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Few things can make your heart sink faster than coming home and finding a pool of stagnant water on the floor. It can be a nightmare for any homeowner. Thankfully, water restoration isn’t a hopeless cause.

Provided you hire the right team of professionals, you can salvage your home and get it back in order. For starters, click here to go on Robinson Restoration‘s website and discover why they’re a go-to service provider in Seattle, WA. But how long does water restoration take?

Well, it depends. Several factors may influence the timeline of a water restoration project. Generally speaking, however, you should expect the entire process to take anywhere from four days to a week or more. Let’s break down the variables that could impact the restoration efforts, including how long it’ll take.


1. Type of Damage

The waiting period for water restoration can appear to stretch on forever. And the longer it takes to complete, the more likely you could go a little stir-crazy. Nonetheless, your property’s damage can dictate how long you’re stuck in limbo.

For example, restoration of a flood-damaged property takes less time compared to dealing with issues caused by sewer backup. For a start, the latter requires you or your service provider to actively follow various health regulations – this extends the process.

Even if you think that merely drying out a flooded area and sanitizing it is sufficient, you should consider safety. Extra attention is necessary if contamination exists. Likewise, a freshwater damage incident is easier and quicker to address than the effects of black water, which is considered a Category 3 and can be incredibly hazardous.


2. Time of Year

Winter months can make it harder to achieve desired results in less time. Basically, cold weather slows the drying process – meaning you might have to wait longer for your home or business to be restored to normal. Furthermore, snow on the roof or other areas of the property creates additional moisture issues you may have to address before restoration takes place. Consequently, the repair may take longer.

Conversely, warmer months create drier conditions and speed up water restoration. However, heat and humidity can contribute to mold or mildew growth if the area isn’t properly cleaned and dried first. Hence, the service provider must be extra vigilant and take the proper steps to ensure contamination doesn’t occur.


3. Extent of Damage

Besides the amount of water, the size of the affected area can also determine how long it’ll take to dry. Also, how extensive is the damage? Has the water spread throughout the entire property?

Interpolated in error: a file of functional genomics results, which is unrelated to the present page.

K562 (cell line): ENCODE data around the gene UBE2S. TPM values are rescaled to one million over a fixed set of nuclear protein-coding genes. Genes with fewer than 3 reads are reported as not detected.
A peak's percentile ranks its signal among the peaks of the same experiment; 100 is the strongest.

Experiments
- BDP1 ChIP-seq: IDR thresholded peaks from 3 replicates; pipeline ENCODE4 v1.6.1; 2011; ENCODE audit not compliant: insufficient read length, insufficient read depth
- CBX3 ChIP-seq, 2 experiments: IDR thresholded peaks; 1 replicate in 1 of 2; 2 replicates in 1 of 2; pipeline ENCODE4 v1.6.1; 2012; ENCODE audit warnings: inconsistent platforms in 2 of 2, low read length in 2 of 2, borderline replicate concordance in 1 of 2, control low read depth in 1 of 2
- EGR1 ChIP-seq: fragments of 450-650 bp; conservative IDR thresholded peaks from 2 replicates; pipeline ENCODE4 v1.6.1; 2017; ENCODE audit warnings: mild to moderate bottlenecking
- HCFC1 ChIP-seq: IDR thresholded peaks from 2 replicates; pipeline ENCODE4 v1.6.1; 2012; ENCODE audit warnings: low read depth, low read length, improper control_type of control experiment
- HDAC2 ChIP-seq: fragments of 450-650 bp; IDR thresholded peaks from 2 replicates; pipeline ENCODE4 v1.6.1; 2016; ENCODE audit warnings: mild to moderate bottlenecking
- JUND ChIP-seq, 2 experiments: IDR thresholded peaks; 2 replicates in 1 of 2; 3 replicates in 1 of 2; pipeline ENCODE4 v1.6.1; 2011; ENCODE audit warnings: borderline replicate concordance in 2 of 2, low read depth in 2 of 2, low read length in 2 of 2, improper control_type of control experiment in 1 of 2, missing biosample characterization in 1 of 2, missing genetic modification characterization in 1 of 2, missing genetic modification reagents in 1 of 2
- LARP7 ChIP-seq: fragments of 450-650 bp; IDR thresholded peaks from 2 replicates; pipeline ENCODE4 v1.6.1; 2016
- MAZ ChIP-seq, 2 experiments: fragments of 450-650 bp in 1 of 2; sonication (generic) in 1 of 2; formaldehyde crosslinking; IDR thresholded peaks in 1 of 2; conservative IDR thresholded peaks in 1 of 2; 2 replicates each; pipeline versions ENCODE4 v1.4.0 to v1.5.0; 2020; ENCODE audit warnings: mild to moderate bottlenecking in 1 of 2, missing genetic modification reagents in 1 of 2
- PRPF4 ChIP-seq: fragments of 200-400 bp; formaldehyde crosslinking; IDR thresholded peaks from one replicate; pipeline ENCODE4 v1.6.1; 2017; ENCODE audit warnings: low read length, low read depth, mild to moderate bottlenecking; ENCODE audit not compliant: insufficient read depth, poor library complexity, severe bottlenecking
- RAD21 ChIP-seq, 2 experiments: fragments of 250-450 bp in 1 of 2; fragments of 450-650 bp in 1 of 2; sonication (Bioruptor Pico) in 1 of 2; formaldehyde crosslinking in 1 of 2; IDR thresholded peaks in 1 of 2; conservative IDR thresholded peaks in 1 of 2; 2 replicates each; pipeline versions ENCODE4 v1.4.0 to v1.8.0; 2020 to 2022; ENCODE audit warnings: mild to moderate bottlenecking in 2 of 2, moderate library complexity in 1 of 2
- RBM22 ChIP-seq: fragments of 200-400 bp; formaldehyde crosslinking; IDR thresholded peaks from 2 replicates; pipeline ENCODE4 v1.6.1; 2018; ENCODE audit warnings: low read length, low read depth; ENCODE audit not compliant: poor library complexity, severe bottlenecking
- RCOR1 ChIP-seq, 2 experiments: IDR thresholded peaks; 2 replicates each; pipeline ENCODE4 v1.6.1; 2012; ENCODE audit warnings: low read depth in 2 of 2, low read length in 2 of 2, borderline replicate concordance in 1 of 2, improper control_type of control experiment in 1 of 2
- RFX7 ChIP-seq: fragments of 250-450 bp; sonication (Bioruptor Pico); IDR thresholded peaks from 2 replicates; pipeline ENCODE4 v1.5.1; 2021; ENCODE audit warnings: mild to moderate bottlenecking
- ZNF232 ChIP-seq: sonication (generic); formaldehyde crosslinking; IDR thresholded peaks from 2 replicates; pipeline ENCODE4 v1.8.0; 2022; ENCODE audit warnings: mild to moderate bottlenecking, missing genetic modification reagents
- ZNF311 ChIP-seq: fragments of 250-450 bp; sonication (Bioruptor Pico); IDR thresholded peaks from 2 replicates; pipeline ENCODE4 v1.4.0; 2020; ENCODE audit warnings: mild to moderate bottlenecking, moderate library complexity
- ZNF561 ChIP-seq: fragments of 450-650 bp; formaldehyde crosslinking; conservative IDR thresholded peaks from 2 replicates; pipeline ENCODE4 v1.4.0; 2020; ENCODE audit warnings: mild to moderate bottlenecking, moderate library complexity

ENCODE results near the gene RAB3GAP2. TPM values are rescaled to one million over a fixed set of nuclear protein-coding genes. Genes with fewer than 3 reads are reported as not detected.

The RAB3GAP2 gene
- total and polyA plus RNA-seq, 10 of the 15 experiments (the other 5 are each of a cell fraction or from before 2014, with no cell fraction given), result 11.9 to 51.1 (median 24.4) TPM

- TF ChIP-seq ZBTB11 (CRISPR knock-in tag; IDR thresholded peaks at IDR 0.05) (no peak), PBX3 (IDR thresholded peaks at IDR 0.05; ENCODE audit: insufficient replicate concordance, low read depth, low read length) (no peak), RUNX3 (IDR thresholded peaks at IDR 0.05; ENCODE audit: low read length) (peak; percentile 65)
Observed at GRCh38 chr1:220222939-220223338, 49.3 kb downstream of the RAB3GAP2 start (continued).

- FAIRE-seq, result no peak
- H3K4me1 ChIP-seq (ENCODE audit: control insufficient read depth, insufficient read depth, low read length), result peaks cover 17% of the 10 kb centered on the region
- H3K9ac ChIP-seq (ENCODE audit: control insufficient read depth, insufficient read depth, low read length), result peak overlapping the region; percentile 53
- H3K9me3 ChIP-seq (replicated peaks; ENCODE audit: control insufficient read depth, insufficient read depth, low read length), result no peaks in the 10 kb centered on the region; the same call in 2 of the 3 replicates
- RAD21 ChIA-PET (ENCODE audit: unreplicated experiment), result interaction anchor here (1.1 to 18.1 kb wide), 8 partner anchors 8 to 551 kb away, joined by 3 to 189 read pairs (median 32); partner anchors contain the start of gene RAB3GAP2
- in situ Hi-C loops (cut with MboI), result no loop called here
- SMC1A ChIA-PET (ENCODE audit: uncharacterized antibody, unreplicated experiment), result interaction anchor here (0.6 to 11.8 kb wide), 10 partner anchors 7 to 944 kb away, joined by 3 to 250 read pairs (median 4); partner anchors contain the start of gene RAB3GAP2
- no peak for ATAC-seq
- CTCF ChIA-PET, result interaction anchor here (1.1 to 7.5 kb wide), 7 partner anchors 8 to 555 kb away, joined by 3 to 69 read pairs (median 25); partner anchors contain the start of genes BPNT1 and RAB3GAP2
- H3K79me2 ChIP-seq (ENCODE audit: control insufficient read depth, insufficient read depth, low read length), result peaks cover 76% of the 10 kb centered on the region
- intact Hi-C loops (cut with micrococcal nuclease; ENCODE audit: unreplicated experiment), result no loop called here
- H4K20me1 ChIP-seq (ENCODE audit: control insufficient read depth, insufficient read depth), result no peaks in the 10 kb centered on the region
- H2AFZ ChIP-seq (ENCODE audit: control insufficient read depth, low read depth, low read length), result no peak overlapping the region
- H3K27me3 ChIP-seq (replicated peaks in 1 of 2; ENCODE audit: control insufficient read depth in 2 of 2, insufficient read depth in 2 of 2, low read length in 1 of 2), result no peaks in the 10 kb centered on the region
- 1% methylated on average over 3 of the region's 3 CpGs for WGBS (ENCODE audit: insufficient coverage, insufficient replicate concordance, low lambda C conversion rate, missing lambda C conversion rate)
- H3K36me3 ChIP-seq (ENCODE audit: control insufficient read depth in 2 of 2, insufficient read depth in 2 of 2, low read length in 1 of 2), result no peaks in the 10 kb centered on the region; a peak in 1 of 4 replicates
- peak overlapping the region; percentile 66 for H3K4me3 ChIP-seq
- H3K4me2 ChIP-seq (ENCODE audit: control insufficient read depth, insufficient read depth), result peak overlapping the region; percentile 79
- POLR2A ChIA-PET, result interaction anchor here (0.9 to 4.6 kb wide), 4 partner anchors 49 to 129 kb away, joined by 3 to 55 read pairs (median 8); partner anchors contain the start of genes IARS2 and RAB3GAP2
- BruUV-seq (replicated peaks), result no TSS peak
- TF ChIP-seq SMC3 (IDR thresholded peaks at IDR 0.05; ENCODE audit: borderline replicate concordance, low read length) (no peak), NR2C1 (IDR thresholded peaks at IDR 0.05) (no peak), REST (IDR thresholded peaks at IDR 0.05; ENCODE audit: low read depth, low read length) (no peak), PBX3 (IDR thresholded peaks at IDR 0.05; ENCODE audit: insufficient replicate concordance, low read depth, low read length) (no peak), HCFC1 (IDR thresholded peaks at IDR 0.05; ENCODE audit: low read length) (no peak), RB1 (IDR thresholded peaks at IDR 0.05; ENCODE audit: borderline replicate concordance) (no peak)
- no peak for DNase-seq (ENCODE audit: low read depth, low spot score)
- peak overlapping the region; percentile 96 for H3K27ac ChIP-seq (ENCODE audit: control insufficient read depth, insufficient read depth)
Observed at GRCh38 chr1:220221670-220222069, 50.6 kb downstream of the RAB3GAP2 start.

If your drywall starts to crumble or your floor warps due to saturation, it may take longer to complete the job. You or your service provider must first assess the damage and figure out a plan of action – this could range from removing saturated carpets or insulation to replacing or reinforcing damaged structures. Similarly, you must take additional safety precautions if your electrical wiring is affected.


4. Duration of the Incident

Generally, the longer water has been sitting, the harder it is to remove. Usually, if it has been sitting for over 48 hours, the water will have made its way into other spaces and materials. Your service provider may need to take extra steps to eliminate all traces of moisture. Additionally, if you delay addressing the issue, you may face additional damage, leading to increased repair costs and a more extended restoration period.

Also, if the damage affects your valuables, the time it takes to dry or restore them adds to the total rehabilitation time. For instance, drying documents requires specialized techniques to avoid further damage.

You may also need to replace furnishings or dry carpets. If the restoration implies repairing damaged sections, it could be a month before your home is inhabitable.


5. The Building’s Age

An older building or home may experience a longer timeline compared to newer constructions. Older properties tend to have more porous materials, making water removal or drying harder.

What’s more, deteriorated pipes or poor insulation can cause the water to spread over a wider area, leading to extended downtime. It might also be challenging to trace an older home’s drainage plan, further compounding the issue as restoration professionals take longer to locate the source of the damage – in case of a leak – and determine the extent of the damage. Learn about types of plumbing system

The sooner you take action, the quicker you can restore or repair your home or business. Even so, bear in mind that various variables typically impact the water restoration timeline. That way, you can think ahead and have a more accurate estimate of the duration to return your property to normalcy.